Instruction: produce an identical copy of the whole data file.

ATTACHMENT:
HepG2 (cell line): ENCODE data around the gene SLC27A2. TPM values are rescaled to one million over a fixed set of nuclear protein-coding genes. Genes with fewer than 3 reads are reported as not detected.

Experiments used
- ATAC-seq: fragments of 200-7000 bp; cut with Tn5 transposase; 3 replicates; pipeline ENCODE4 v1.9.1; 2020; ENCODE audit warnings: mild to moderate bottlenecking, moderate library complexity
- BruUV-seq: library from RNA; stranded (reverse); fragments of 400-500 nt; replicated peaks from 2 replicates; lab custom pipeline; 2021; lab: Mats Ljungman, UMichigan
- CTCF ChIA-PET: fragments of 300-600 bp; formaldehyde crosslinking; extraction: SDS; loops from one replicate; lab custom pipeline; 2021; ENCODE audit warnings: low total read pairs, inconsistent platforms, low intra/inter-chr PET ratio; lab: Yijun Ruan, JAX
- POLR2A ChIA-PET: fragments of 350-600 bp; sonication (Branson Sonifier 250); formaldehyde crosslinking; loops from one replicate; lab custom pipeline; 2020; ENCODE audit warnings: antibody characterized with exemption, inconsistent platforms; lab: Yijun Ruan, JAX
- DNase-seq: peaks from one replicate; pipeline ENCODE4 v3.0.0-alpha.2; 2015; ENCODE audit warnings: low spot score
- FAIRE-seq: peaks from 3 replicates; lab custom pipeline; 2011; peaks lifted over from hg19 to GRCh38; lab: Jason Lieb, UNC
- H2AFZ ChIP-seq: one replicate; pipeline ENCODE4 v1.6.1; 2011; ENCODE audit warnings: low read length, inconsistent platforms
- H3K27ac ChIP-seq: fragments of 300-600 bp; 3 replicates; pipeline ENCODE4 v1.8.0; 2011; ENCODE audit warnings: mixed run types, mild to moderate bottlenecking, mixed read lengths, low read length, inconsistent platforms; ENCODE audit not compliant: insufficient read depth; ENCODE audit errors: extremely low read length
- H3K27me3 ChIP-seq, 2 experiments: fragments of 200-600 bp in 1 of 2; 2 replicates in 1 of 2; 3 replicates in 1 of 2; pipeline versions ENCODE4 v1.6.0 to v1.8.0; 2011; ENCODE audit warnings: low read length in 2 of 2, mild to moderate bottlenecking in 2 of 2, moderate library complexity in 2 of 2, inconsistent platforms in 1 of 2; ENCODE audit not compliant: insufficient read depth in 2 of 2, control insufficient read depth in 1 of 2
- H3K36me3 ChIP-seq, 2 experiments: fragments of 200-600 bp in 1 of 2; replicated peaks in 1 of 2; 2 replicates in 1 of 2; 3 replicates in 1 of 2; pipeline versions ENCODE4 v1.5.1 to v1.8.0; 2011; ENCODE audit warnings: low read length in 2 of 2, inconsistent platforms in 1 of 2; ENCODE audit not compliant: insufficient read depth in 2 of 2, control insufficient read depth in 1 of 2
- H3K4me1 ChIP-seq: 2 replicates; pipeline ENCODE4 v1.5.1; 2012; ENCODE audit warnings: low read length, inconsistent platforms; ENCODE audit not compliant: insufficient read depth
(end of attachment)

HepG2 (cell line): ENCODE data around the gene SLC27A2. TPM values are rescaled to one million over a fixed set of nuclear protein-coding genes. Genes with fewer than 3 reads are reported as not detected.

Experiments used
- ATAC-seq: fragments of 200-7000 bp; cut with Tn5 transposase; 3 replicates; pipeline ENCODE4 v1.9.1; 2020; ENCODE audit warnings: mild to moderate bottlenecking, moderate library complexity
- BruUV-seq: library from RNA; stranded (reverse); fragments of 400-500 nt; replicated peaks from 2 replicates; lab custom pipeline; 2021; lab: Mats Ljungman, UMichigan
- CTCF ChIA-PET: fragments of 300-600 bp; formaldehyde crosslinking; extraction: SDS; loops from one replicate; lab custom pipeline; 2021; ENCODE audit warnings: low total read pairs, inconsistent platforms, low intra/inter-chr PET ratio; lab: Yijun Ruan, JAX
- POLR2A ChIA-PET: fragments of 350-600 bp; sonication (Branson Sonifier 250); formaldehyde crosslinking; loops from one replicate; lab custom pipeline; 2020; ENCODE audit warnings: antibody characterized with exemption, inconsistent platforms; lab: Yijun Ruan, JAX
- DNase-seq: peaks from one replicate; pipeline ENCODE4 v3.0.0-alpha.2; 2015; ENCODE audit warnings: low spot score
- FAIRE-seq: peaks from 3 replicates; lab custom pipeline; 2011; peaks lifted over from hg19 to GRCh38; lab: Jason Lieb, UNC
- H2AFZ ChIP-seq: one replicate; pipeline ENCODE4 v1.6.1; 2011; ENCODE audit warnings: low read length, inconsistent platforms
- H3K27ac ChIP-seq: fragments of 300-600 bp; 3 replicates; pipeline ENCODE4 v1.8.0; 2011; ENCODE audit warnings: mixed run types, mild to moderate bottlenecking, mixed read lengths, low read length, inconsistent platforms; ENCODE audit not compliant: insufficient read depth; ENCODE audit errors: extremely low read length
- H3K27me3 ChIP-seq, 2 experiments: fragments of 200-600 bp in 1 of 2; 2 replicates in 1 of 2; 3 replicates in 1 of 2; pipeline versions ENCODE4 v1.6.0 to v1.8.0; 2011; ENCODE audit warnings: low read length in 2 of 2, mild to moderate bottlenecking in 2 of 2, moderate library complexity in 2 of 2, inconsistent platforms in 1 of 2; ENCODE audit not compliant: insufficient read depth in 2 of 2, control insufficient read depth in 1 of 2
- H3K36me3 ChIP-seq, 2 experiments: fragments of 200-600 bp in 1 of 2; replicated peaks in 1 of 2; 2 replicates in 1 of 2; 3 replicates in 1 of 2; pipeline versions ENCODE4 v1.5.1 to v1.8.0; 2011; ENCODE audit warnings: low read length in 2 of 2, inconsistent platforms in 1 of 2; ENCODE audit not compliant: insufficient read depth in 2 of 2, control insufficient read depth in 1 of 2
- H3K4me1 ChIP-seq: 2 replicates; pipeline ENCODE4 v1.5.1; 2012; ENCODE audit warnings: low read length, inconsistent platforms; ENCODE audit not compliant: insufficient read depth